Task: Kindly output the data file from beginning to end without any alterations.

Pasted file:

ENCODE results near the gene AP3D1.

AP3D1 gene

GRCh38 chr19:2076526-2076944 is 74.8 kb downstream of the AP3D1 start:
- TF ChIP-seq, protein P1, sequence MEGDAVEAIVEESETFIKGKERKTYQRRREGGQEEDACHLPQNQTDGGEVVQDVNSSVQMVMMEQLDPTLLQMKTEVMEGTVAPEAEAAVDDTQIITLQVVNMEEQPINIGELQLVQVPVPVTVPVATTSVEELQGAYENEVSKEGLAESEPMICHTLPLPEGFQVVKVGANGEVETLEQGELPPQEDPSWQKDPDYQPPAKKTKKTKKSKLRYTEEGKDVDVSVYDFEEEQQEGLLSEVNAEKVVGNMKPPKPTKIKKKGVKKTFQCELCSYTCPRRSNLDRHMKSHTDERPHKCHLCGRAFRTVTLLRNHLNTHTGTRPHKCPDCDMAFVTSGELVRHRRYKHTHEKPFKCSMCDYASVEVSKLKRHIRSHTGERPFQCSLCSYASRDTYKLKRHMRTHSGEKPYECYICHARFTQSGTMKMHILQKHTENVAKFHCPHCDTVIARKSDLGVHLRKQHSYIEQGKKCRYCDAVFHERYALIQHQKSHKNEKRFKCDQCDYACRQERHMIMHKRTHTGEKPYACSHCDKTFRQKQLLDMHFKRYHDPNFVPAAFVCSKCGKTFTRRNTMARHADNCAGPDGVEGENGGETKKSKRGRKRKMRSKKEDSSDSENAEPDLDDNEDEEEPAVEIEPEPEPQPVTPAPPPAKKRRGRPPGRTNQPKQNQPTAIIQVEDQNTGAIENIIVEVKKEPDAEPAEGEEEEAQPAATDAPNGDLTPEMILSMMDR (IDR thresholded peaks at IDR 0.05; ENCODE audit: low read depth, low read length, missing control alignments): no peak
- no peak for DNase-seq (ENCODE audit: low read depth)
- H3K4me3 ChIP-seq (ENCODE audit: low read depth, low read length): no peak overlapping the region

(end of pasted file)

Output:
ENCODE results near the gene AP3D1.

AP3D1 gene

GRCh38 chr19:2076526-2076944 is 74.8 kb downstream of the AP3D1 start:
- TF ChIP-seq, protein P1, sequence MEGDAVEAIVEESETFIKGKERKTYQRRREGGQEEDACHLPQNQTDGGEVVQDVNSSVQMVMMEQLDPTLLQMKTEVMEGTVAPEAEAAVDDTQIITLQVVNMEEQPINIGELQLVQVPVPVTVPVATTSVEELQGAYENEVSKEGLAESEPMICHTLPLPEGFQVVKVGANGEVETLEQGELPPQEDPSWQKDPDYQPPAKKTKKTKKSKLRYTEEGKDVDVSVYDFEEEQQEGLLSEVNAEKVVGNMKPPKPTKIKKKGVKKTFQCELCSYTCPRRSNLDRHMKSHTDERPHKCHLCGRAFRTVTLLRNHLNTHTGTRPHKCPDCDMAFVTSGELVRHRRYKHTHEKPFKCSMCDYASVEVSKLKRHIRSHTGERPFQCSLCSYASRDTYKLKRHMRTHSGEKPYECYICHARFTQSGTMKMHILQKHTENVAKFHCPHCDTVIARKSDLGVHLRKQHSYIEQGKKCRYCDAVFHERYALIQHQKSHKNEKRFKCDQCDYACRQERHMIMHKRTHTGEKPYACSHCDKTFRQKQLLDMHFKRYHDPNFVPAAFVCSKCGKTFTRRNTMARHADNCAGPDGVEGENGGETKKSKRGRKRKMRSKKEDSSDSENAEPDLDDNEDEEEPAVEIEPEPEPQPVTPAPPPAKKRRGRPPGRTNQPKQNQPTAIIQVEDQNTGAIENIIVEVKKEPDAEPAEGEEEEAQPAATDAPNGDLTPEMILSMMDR (IDR thresholded peaks at IDR 0.05; ENCODE audit: low read depth, low read length, missing control alignments): no peak
- no peak for DNase-seq (ENCODE audit: low read depth)
- H3K4me3 ChIP-seq (ENCODE audit: low read depth, low read length): no peak overlapping the region